Jun 22, 2016
“This strange world that our ancestors have left us”: Talking to New York Asian Film Festival Honoree Shunji Iwai
Shunji Iwai started his career directing short TV movies, barely 45 minutes, in the early 1990s. He is now the recipient of a Lifetime Achievement Award at this year’s New York Asian Film Festival (which begins tonight; read Scout Tafoya’s preview here). He’s the first Japanese director to receive this honor, previously given out to Tsui Hark, Jackie Chan and Ringo Lam in recent years.
Besides the award ceremony, the speeches and the fanfare around his presence, the Festival has programmed three of his most important features. This is a valuable opportunity that will bring the vision and style of one of the most interesting contemporary Japanese directors to new audiences in the city. The three films represent three different moments in his filmography, but at the same time they characterize his unique flair.
Swallowtail Butterfly (1996), his third feature, is his closest approximation to a full-fledged genre film, combining science fiction, horror and musicals in a poignant portrait of the life of immigrants in a dystopia that chronicles their search for their own identity through the creation of a rock band and counterfeit money. All About Lily Chou-Chou (2001) is his most popular film, and with reason, as it posits itself as both an exploration of fandom on the internet (using the comments on a forum by fanatics of a singer named Lily Chou-Chou as thematic bridge between the scenes) and the teenage world, with a particular emphasis on bullying and the always-pervasive adolescent thought of being alone in the universe. Also tackling the way internet communities work, his latest film, The Bride of Rip Van Winkle (2016), is an incredibly performed drama about the loneliness that is inherent in the daily use of social networks, while also providing incisive commentary on the patriarchal society of Japan through the misfortunes of its female protagonist. We had the opportunity to exchange emails with the director about his films, immigration and how the internet used to be so much better.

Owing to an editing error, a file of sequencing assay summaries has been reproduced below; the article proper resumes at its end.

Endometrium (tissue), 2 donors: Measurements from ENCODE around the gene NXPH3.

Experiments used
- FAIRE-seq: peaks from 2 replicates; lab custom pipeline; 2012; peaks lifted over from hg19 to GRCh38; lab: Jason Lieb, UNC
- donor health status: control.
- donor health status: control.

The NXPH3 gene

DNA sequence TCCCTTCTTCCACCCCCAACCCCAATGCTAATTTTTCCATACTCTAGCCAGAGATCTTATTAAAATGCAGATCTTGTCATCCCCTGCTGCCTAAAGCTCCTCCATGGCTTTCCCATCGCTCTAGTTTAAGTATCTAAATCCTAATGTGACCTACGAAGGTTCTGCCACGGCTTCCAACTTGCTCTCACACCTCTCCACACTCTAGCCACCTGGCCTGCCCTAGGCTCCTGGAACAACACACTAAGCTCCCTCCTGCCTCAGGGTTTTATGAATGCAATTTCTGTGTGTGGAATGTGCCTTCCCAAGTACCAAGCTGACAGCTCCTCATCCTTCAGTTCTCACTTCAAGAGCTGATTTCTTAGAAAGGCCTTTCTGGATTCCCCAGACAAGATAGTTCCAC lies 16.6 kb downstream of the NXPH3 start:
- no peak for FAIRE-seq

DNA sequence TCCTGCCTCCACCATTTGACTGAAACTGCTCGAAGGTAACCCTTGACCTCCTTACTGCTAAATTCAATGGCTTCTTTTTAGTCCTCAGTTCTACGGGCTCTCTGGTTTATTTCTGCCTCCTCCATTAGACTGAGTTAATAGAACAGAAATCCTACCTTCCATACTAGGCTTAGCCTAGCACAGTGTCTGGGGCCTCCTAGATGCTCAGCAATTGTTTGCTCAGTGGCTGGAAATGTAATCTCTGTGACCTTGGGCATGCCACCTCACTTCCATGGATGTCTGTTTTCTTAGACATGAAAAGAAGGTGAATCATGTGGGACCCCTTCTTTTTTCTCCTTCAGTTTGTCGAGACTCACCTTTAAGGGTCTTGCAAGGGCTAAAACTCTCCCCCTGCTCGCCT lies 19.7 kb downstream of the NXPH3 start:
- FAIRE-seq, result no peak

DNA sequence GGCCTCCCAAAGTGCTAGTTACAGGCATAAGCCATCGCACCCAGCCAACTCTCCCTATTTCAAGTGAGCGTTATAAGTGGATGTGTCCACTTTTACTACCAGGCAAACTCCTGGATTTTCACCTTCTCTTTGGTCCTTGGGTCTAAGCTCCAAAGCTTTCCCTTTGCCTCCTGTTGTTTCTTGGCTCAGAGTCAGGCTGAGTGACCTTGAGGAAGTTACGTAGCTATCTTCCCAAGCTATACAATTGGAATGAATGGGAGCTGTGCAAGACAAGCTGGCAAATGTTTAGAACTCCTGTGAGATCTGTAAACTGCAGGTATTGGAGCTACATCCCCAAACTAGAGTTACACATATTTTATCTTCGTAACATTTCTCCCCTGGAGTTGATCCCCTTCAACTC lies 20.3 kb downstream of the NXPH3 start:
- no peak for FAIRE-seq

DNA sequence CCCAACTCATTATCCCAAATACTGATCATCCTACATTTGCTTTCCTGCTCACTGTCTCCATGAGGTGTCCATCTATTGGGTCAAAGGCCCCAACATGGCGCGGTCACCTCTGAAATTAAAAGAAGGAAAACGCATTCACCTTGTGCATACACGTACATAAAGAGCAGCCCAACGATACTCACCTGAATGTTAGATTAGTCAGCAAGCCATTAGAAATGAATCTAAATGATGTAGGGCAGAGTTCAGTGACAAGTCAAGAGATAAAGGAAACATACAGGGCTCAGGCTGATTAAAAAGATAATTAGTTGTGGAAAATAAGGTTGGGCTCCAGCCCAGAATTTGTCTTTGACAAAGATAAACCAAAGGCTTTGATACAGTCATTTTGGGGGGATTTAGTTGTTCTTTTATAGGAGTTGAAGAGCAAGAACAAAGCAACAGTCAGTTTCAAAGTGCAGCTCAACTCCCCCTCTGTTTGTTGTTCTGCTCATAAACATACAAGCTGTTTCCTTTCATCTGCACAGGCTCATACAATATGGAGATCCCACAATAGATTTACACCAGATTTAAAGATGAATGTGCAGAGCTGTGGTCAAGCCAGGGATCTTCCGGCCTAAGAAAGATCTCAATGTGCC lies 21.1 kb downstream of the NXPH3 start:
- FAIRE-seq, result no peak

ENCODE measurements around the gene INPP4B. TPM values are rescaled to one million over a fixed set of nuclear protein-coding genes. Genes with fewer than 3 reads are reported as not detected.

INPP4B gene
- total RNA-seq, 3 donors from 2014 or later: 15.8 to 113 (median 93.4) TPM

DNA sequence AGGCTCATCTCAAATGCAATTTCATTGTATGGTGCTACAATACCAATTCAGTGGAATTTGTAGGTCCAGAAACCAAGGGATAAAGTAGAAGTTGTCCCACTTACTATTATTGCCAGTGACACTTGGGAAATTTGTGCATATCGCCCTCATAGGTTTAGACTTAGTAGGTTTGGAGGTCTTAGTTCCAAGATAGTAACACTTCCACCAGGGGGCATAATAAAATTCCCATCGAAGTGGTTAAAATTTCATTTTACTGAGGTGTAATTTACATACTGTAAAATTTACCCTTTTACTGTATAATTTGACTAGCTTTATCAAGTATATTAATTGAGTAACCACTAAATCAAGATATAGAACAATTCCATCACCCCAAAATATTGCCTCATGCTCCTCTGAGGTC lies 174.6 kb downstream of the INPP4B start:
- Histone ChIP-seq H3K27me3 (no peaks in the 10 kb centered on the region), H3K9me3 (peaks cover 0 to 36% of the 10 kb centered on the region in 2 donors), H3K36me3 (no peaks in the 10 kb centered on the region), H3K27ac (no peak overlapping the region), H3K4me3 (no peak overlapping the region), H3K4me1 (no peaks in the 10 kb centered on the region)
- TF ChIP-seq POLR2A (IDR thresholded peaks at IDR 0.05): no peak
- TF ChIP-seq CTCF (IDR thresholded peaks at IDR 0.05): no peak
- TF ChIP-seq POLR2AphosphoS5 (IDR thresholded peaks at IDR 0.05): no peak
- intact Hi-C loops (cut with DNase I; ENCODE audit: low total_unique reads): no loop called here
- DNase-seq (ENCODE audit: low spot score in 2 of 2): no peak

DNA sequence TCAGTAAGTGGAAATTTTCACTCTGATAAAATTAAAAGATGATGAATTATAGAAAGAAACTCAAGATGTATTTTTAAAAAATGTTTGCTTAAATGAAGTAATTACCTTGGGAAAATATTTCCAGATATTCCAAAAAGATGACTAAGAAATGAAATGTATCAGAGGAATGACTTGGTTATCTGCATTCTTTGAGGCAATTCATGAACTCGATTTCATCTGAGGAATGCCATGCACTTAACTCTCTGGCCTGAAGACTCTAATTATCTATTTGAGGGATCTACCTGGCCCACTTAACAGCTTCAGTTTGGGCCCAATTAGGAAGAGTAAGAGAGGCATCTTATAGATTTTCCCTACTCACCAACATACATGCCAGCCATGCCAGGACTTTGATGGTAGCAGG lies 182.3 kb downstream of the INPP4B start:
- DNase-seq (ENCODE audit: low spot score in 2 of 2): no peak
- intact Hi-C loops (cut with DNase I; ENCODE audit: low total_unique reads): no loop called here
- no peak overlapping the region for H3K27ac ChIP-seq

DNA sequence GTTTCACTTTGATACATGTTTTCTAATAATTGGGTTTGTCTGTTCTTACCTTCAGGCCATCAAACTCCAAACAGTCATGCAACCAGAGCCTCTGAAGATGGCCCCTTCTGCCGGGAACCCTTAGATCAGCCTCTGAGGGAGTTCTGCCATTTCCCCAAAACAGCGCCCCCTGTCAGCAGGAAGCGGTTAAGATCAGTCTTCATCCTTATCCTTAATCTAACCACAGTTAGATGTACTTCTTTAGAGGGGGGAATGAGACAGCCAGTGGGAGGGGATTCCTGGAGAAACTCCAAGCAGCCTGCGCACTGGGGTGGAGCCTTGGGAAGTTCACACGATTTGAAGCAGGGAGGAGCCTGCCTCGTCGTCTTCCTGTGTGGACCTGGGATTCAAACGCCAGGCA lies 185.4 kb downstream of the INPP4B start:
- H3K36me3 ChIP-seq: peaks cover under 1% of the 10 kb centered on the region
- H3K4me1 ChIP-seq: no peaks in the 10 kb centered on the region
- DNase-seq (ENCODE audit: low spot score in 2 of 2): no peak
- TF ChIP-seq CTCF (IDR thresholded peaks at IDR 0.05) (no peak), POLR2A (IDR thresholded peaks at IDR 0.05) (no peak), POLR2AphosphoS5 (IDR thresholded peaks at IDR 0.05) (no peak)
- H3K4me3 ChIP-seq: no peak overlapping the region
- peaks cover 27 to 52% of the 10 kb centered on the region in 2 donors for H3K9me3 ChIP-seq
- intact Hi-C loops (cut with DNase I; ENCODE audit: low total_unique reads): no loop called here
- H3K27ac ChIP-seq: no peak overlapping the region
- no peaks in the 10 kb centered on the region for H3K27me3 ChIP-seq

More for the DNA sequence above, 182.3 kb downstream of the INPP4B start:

Brooklyn Magazine: Regarding All About Lily-Chou Chou, I think that it’s one of the quieter and less showy representations of internet communities, and for that much more effective. Do you look back to that simpler era of the web?
Shunji Iwai: You’re right—they were less showy. Everything is so “cool” now, in terms of design, and I think there is something about the quick pristine quality of design displays of prior years. I wanted to maintain that. White letters on a black screen.
There are many similarities between Lily Chou-Chou and your latest film, A Bride for Rip Van Winkle, in terms of their respective characters’ use of the internet. They are fifteen years apart and a lot has changed. What drove you this time to depict social networks, rather than any other online experience?
It’s hard for someone to live alone and stay away from social network services [SNS]. Of course, I don’t want to take the side of the SNS, but I wanted to represent the irony of the two worlds—of not only SNS but also the society before SNS evolved. I’d like to show how we take to living in this strange world that our ancestors have left us.
I’ve read that you like comic books. Do you prefer American, European or Japanese comics? Who are your favorite authors?
I prefer Japanese. We don’t really have the opportunity to read other foreign comic books. Japanese audiences love movies based on DC and Marvel comics, but I’ve never really seen anyone reading those comics in Japan. I love European comic artists. I love Gipi. He is my favorite.
In your oldest film showing at the festival, Swallowtail Butterfly, the dystopia you created mirrors to the present European migration crisis—which is also becoming a more pressing matter in the United States, especially in the upcoming months. What drew you to portray the lives of migrants in your film, and do you think that we are now getting closer to the world that your film imagined?
The crisis in Syria developed in only a short number of years. No country is exempt from the possibility of such crises—it is possible anywhere. I believe that the cause of human disaster can be connected with our desire for wealth. I’m not sure if our world is getting closer to my film, but I do know that the world is always unfair and stupid and dirty… but beautiful.